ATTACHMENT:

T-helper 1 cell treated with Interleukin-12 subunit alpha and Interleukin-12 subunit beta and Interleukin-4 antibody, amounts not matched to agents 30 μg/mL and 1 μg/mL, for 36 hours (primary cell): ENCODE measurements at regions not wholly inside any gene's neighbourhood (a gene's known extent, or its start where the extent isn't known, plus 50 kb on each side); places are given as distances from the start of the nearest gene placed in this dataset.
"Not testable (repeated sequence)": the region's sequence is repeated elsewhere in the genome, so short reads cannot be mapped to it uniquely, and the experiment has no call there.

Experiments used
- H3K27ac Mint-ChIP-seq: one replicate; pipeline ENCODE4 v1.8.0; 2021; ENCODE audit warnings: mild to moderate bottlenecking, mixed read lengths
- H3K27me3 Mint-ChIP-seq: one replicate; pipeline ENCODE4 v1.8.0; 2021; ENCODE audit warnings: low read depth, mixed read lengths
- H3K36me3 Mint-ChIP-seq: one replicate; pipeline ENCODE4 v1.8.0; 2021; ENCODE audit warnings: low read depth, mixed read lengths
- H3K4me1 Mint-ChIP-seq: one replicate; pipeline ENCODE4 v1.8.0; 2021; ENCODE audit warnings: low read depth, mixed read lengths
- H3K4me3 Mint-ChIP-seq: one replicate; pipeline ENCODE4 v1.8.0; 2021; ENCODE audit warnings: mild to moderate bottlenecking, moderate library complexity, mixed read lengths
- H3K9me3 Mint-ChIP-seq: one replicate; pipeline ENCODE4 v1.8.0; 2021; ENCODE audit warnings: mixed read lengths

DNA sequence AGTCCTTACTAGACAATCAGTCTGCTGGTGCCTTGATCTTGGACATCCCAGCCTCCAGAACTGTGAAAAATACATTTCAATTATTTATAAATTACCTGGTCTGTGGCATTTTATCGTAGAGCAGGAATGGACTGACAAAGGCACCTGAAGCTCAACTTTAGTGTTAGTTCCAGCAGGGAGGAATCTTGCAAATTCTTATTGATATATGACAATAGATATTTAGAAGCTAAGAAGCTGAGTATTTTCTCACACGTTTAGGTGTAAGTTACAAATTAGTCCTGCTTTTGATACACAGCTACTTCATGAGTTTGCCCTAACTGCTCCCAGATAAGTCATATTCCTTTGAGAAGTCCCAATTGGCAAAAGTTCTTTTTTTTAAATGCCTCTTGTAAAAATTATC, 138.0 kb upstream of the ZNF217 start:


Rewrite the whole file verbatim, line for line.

T-helper 1 cell treated with Interleukin-12 subunit alpha and Interleukin-12 subunit beta and Interleukin-4 antibody, amounts not matched to agents 30 μg/mL and 1 μg/mL, for 36 hours (primary cell): ENCODE measurements at regions not wholly inside any gene's neighbourhood (a gene's known extent, or its start where the extent isn't known, plus 50 kb on each side); places are given as distances from the start of the nearest gene placed in this dataset.
"Not testable (repeated sequence)": the region's sequence is repeated elsewhere in the genome, so short reads cannot be mapped to it uniquely, and the experiment has no call there.

Experiments used
- H3K27ac Mint-ChIP-seq: one replicate; pipeline ENCODE4 v1.8.0; 2021; ENCODE audit warnings: mild to moderate bottlenecking, mixed read lengths
- H3K27me3 Mint-ChIP-seq: one replicate; pipeline ENCODE4 v1.8.0; 2021; ENCODE audit warnings: low read depth, mixed read lengths
- H3K36me3 Mint-ChIP-seq: one replicate; pipeline ENCODE4 v1.8.0; 2021; ENCODE audit warnings: low read depth, mixed read lengths
- H3K4me1 Mint-ChIP-seq: one replicate; pipeline ENCODE4 v1.8.0; 2021; ENCODE audit warnings: low read depth, mixed read lengths
- H3K4me3 Mint-ChIP-seq: one replicate; pipeline ENCODE4 v1.8.0; 2021; ENCODE audit warnings: mild to moderate bottlenecking, moderate library complexity, mixed read lengths
- H3K9me3 Mint-ChIP-seq: one replicate; pipeline ENCODE4 v1.8.0; 2021; ENCODE audit warnings: mixed read lengths

DNA sequence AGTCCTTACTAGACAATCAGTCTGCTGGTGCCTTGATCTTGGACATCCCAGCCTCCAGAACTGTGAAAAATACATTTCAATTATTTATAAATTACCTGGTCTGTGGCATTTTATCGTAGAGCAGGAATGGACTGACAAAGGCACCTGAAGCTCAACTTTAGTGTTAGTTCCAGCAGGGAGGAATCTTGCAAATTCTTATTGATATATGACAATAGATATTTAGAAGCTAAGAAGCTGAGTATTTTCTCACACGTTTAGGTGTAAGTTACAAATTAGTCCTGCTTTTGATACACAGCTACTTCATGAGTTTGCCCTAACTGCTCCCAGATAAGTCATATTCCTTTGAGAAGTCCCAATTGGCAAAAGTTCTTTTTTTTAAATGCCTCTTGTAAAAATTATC, 138.0 kb upstream of the ZNF217 start: